New Orleans Mayor C. Ray Nagin said today that the presidential candidates have not tackled the remaining economic and human needs of his city in the aftermath of the devastation wreaked by Hurricane Katrina in 2005.
“I think they are — I won’t say afraid — but a little hesitant to tackle the issues” that still confront the city “and the lack of preparedness to deal with future natural disasters,” Mr. Nagin said in an interview with editors and reporters of The Washington Times today.
“The candidates are a little hesitant about fully embracing our dilemma. I would like to hear more about what they would do to bring about the full recovery of our infrastructure which is in deplorable shape,” he said.
The mayor gave the Bush administration a “C” for dealing with the city’s infrastructure problems but blamed the federal bureaucracy, especially the Federal Emergency Management Agency (FEMA), for not doing enough to deal with “the people side,” the city’s human needs in housing, health care and other social services.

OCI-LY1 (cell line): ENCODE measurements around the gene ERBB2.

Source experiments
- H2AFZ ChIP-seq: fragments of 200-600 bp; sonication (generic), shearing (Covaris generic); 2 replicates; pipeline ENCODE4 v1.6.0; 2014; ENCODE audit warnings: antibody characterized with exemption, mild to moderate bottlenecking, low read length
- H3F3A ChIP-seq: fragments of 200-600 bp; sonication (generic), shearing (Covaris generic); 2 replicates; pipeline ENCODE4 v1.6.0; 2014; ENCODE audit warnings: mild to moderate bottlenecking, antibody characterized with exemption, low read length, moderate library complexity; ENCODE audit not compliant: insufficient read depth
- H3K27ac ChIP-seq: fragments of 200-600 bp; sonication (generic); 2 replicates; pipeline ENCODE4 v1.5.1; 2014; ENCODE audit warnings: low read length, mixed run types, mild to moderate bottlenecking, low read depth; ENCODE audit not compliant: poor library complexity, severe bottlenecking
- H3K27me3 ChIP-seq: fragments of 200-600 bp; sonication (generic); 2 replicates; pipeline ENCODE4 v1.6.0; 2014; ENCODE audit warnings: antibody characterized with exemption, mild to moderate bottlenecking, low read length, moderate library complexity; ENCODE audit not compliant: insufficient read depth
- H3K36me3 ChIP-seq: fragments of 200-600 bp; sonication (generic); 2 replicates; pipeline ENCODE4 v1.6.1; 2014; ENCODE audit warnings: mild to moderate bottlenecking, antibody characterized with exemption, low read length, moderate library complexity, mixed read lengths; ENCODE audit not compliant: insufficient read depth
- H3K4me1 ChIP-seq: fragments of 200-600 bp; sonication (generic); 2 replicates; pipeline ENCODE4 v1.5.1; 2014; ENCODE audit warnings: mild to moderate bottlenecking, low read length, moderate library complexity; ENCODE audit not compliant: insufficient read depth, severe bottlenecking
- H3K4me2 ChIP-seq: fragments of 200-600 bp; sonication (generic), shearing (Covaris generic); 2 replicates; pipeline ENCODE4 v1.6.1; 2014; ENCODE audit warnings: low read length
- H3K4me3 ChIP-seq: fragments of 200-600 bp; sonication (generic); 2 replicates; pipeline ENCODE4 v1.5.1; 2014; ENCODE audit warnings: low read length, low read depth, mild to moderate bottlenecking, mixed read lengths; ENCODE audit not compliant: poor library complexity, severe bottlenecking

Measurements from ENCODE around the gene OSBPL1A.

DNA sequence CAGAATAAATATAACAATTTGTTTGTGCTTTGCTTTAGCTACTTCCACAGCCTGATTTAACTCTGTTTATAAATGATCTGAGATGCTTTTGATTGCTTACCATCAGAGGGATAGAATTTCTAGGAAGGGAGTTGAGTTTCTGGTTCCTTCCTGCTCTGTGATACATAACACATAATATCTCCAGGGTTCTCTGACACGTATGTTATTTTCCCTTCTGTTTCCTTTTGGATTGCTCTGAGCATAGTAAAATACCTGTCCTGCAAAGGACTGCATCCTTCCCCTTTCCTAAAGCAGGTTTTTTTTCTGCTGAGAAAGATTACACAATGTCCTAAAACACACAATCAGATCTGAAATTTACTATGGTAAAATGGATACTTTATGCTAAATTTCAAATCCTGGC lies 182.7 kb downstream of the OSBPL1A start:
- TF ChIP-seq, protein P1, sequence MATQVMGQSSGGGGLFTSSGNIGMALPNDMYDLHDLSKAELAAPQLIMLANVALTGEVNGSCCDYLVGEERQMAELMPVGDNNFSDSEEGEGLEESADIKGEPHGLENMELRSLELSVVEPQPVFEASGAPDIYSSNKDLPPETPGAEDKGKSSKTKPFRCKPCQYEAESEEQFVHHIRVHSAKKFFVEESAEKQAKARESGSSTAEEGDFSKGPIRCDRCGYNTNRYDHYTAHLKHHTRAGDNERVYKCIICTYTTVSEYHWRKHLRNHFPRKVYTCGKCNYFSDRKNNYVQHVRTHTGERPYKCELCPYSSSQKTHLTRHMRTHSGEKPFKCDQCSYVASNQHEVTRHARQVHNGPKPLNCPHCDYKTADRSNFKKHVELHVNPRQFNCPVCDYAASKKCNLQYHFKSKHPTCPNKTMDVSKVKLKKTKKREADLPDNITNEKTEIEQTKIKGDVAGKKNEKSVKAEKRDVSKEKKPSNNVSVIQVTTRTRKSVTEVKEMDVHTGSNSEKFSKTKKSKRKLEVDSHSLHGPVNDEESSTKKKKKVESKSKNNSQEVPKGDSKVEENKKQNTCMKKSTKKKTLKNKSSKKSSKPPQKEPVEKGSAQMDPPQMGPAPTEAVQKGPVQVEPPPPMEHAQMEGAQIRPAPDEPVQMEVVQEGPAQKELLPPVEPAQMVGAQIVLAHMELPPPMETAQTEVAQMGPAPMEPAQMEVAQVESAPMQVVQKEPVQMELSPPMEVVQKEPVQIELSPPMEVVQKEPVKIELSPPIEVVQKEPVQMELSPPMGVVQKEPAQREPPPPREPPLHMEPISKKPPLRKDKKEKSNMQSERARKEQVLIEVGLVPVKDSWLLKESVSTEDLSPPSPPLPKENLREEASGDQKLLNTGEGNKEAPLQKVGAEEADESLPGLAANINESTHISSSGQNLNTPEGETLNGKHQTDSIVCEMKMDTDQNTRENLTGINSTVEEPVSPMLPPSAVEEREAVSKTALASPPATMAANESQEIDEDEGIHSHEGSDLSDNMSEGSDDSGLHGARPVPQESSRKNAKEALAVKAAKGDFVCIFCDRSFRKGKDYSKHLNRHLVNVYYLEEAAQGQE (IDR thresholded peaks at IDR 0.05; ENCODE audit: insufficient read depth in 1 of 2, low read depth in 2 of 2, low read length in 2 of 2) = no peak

But he had high praise for the private sector and the charitable and volunteer community.
“The number of volunteers has been mind-boggling — the churches and schools that came down to help. That’s the only reason that we are where we are now,” he said.
Mr. Nagin said that the city needs millions of dollars more in assistance, but that FEMA and other agencies have not produced enough financial aid, outside of government loans. “We’ve been financially starved,” he said.
“Our best opportunities are with the Democrat-controlled Congress right now. That is who we have been talking to to see if we can get some things in these upcoming appropriations bill to fill the gap,” he said.